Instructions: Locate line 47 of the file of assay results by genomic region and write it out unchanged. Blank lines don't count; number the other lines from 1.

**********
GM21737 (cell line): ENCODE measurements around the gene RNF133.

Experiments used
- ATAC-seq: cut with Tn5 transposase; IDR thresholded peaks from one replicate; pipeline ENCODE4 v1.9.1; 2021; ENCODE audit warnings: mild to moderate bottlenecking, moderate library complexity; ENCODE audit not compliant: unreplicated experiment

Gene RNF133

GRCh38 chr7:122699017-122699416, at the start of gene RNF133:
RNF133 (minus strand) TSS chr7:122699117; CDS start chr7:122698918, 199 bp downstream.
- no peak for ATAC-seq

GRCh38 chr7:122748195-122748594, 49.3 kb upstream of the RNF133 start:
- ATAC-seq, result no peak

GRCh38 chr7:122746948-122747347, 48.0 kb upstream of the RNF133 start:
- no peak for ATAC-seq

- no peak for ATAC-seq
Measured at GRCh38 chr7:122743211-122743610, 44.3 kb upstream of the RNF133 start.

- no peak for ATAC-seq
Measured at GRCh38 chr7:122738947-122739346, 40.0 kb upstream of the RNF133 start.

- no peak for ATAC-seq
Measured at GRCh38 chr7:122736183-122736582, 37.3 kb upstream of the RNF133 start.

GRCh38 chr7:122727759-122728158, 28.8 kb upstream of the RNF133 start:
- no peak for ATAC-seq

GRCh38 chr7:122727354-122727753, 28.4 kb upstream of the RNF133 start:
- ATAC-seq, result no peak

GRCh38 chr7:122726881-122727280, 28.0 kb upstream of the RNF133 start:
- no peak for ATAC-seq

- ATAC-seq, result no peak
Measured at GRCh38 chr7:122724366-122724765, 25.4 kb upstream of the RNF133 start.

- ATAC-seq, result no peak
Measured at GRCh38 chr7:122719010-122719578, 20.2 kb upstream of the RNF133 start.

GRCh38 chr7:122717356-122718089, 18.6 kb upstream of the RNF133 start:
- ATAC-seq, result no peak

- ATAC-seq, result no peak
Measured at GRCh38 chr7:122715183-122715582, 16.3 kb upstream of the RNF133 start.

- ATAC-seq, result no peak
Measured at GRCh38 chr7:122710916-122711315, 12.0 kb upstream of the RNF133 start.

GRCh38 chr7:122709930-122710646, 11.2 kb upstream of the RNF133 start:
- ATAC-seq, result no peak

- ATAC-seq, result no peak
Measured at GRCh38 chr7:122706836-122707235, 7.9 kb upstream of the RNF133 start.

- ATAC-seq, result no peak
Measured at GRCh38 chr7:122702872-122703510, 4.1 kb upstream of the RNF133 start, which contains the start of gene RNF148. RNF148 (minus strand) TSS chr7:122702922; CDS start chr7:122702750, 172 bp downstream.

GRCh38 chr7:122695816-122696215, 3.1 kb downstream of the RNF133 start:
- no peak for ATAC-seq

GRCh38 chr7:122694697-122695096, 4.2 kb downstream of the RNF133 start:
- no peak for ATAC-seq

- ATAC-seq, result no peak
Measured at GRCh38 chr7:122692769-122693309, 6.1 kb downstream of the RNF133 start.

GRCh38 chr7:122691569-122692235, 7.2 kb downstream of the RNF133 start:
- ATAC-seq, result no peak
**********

- ATAC-seq, result no peak